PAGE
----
Is there any medication to treat gallstones?

Is there any treatment other than surgery for gallstones? Here we explain it to you.

This article is one of the most important since it is what the patient will finally receive from his surgeon, the offer of a treatment that will resolve his disease. Once the diagnosis is confirmed, the treatment of gallstones (cholecystolithiasis) does not have much margin of options, there are two main ones (and only one is effective), medical treatment and surgical treatment.


When talking about medical treatment, I am going to spoil the end of the story by telling you that it is neither useful nor highly recommended. The reasons for this are very simple, to this day medications for the treatment of gallstones are considered to be moderately effective. They have to be taken for months and their objective is to dissolve the stones. But even in the case that the stones are dissolved, the tendency to re-form them is still present, in almost all cases they will re-form after the treatment is suspended.  

This is why, unfortunately, the medical treatment of cholecystolithiasis is useless. A time when these medications have a place is when the patient has a "stone-forming" situation and they are used preventively, seeking to prevent them before they are formed and taking into account that this stone-forming situation will give way after a few months, a clear example is in patients who undergo obesity surgery, as mentioned in the article on risk factors for gallstones, since during the weight loss procedure an imbalance in the components of bile is caused, as mentioned in the article on symptoms of cholecystolithiasis.

The only other circumstance in which medical treatment has a place is when the patient refuses surgery or his health condition does not allow him to undergo a surgical procedure. In general, when this situation arises, it is better to seek to improve his health condition in order to proceed with the surgery in a safer way as soon as possible.


The drugs or substances most commonly used are bile salts, both chenodeoxycholic acid and ursodeoxycholic acid, which have been tried alone or in combination.

Chenodeoxycholic acid (CDCA): is able to reduce biliary cholesterol saturation and dissolve stones especially when they are smaller than 15 mm in a functioning gallbladder, in 60% of patients the goal of dissolving the stones is achieved; a process that takes at least six months, it should be noted that although this figure of 60% sounds encouraging, most patients who undergo this type of treatment form stones again after discontinuing the medication. Not only that, but the time required to dissolve the stones actually ranges from a minimum of 6 months to 3 years! 

It also has the following side effects:

  • Diarrhea
  • The drug is potentially hepatotoxic (can damage the liver).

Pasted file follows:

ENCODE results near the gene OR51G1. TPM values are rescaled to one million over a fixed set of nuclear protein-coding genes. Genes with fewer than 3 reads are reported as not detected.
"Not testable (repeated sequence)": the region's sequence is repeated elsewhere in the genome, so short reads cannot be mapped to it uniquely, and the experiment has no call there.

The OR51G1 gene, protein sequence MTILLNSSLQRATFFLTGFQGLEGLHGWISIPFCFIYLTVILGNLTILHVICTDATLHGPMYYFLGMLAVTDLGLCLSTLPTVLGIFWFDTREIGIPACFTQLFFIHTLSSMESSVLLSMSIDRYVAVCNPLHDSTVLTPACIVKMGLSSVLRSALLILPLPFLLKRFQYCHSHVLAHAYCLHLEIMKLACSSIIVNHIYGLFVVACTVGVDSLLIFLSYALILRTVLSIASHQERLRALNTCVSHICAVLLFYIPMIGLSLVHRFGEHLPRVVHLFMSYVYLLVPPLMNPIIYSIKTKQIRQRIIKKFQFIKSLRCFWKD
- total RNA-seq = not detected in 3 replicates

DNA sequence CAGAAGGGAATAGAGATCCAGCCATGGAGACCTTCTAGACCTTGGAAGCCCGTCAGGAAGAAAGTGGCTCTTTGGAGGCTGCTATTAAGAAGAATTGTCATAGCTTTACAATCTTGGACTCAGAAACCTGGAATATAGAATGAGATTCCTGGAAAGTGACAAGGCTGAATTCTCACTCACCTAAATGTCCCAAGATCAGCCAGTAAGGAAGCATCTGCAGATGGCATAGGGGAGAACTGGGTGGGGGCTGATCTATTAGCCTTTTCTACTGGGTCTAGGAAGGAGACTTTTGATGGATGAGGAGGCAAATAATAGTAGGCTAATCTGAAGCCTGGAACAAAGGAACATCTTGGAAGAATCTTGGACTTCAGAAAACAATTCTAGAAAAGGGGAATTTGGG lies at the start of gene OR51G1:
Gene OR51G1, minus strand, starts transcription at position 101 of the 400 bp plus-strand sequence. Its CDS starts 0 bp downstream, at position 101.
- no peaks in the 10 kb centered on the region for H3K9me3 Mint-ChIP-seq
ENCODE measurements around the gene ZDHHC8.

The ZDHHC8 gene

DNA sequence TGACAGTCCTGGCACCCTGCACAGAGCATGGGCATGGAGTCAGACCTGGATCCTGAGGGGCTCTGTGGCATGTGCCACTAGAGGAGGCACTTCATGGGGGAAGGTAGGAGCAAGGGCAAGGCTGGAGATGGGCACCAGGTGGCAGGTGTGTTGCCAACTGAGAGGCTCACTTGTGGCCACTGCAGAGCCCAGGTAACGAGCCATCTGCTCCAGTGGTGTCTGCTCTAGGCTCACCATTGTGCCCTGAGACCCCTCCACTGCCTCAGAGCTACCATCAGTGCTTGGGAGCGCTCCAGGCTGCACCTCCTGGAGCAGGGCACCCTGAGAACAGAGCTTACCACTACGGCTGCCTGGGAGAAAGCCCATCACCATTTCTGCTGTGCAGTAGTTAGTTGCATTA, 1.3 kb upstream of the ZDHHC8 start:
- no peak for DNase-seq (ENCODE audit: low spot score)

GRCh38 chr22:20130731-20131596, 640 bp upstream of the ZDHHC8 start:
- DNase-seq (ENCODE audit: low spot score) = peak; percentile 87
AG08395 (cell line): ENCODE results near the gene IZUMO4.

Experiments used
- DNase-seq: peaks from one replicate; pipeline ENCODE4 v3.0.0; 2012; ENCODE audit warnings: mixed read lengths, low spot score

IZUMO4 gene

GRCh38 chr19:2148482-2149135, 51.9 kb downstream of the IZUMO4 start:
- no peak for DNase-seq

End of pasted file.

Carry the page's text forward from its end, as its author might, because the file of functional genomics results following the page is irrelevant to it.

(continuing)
• Causes gastrointestinal symptoms at the onset of treatment
  • Only dissolve cholesterol stones 
  • The approximate monthly cost is 500 pesos, which extrapolated to the time required for the medication the final cost can go from 3000 thousand pesos to 18 thousand pesos, without taking into consideration that to determine if the stones have dissolved, repetitive imaging studies are needed every few months and this also represents an expense of between 800 to 1500 pesos per study depending on the costs of ultrasound in your area. And as we said, the fact that the stones have dissolved is not a guarantee that they will not form again soon after stopping the treatment.

Ursodeoxycholic acid (UDCA): in summary, the indications for this drug and its results are very similar to those of AQDC.


Rev Fac Med UNAM Vol.43 No.4 July-August, 2000

Extracorporeal lithotripsy

Biliary lithotripsy is recommended in symptomatic patients with high surgical risk or who refuse cholecystectomy, in summary what is done is the destruction of the stones with sound waves, this method is much more frequently used to treat stones in the urinary tract where you can not remove a kidney or ureter to solve the problem, instead our body can do without the gallbladder. 


This issue, as a surgeon, creates a lot of conflict for me because unfortunately it is very common to see in the office cases of patients who undergo home remedies recommended by family or friends without knowing the serious consequences that this can have!

The mechanism by which these home remedies for gallbladder stones work is to provoke strong contractions of the gallbladder so that the stones are expelled from the organ and reach the intestine to be evacuated with the feces, in theory it sounds logical or feasible as an option, however in reality something of the following happens:

  1. The patient ingests the natural/home remedy and suffers one of the most intense pain episodes of his life, with no guarantee that the stones have come out.
  2. If you do not end up in the hospital because of the intensity of the pain and get the stones expelled, no one can assure you that the stones will actually reach the intestine.
  3. If they do not reach the intestine, it means that one or more of the stones are stuck in the common bile duct (choledocholithiasis), a situation that puts you at an imminent risk of developing biliary pancreatitis, a disease that can be mild, moderate or severe, even leading to death in certain cases.